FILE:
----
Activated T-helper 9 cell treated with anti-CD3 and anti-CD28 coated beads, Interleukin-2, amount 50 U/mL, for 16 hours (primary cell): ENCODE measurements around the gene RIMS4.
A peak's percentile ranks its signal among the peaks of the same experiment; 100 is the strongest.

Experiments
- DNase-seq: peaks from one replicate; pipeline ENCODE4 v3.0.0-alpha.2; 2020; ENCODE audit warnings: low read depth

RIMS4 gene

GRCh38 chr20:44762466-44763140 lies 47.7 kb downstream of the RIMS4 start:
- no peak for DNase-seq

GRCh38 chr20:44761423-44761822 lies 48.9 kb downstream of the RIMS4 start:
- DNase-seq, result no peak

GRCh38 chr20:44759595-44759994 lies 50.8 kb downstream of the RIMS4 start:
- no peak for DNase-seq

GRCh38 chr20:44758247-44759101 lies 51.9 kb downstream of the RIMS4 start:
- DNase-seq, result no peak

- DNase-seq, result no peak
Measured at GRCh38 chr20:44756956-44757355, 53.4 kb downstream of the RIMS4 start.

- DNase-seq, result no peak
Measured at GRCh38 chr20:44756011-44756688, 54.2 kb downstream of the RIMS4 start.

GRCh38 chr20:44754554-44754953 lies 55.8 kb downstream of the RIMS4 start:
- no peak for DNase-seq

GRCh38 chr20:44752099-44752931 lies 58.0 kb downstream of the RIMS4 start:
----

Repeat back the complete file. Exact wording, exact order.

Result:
Activated T-helper 9 cell treated with anti-CD3 and anti-CD28 coated beads, Interleukin-2, amount 50 U/mL, for 16 hours (primary cell): ENCODE measurements around the gene RIMS4.
A peak's percentile ranks its signal among the peaks of the same experiment; 100 is the strongest.

Experiments
- DNase-seq: peaks from one replicate; pipeline ENCODE4 v3.0.0-alpha.2; 2020; ENCODE audit warnings: low read depth

RIMS4 gene

GRCh38 chr20:44762466-44763140 lies 47.7 kb downstream of the RIMS4 start:
- no peak for DNase-seq

GRCh38 chr20:44761423-44761822 lies 48.9 kb downstream of the RIMS4 start:
- DNase-seq, result no peak

GRCh38 chr20:44759595-44759994 lies 50.8 kb downstream of the RIMS4 start:
- no peak for DNase-seq

GRCh38 chr20:44758247-44759101 lies 51.9 kb downstream of the RIMS4 start:
- DNase-seq, result no peak

- DNase-seq, result no peak
Measured at GRCh38 chr20:44756956-44757355, 53.4 kb downstream of the RIMS4 start.

- DNase-seq, result no peak
Measured at GRCh38 chr20:44756011-44756688, 54.2 kb downstream of the RIMS4 start.

GRCh38 chr20:44754554-44754953 lies 55.8 kb downstream of the RIMS4 start:
- no peak for DNase-seq

GRCh38 chr20:44752099-44752931 lies 58.0 kb downstream of the RIMS4 start: